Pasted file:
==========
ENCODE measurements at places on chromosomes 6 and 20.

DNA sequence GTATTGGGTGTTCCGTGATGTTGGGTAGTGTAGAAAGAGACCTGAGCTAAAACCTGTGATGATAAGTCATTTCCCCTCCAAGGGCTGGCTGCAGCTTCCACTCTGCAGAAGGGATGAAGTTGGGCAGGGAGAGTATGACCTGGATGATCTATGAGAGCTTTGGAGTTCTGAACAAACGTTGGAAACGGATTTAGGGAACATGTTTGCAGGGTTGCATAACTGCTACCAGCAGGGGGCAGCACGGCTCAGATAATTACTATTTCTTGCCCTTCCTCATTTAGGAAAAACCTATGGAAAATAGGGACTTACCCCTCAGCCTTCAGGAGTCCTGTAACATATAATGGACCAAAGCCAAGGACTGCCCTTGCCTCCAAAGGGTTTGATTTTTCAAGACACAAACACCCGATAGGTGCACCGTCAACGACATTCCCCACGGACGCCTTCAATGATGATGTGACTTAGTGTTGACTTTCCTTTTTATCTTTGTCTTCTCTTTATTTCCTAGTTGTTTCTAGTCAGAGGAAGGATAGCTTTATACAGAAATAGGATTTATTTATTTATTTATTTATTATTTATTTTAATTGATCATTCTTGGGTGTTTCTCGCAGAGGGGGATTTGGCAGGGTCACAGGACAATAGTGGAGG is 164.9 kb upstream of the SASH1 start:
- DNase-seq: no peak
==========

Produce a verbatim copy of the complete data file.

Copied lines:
ENCODE measurements at places on chromosomes 6 and 20.

DNA sequence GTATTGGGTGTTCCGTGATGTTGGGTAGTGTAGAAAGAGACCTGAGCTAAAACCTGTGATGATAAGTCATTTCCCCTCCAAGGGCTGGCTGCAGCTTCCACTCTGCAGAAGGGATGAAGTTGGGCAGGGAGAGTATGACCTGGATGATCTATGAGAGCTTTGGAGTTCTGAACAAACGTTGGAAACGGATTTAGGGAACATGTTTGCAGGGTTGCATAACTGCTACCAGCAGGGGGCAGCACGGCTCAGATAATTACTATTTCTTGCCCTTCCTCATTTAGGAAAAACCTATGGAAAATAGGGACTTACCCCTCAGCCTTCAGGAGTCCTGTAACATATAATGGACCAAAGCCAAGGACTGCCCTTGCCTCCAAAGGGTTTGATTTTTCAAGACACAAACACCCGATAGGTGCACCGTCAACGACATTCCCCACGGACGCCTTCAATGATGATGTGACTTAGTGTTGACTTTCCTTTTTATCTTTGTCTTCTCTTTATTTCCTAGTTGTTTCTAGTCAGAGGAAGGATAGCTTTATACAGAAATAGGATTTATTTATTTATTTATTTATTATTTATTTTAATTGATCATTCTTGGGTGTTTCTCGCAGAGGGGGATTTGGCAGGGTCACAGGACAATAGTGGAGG is 164.9 kb upstream of the SASH1 start:
- DNase-seq: no peak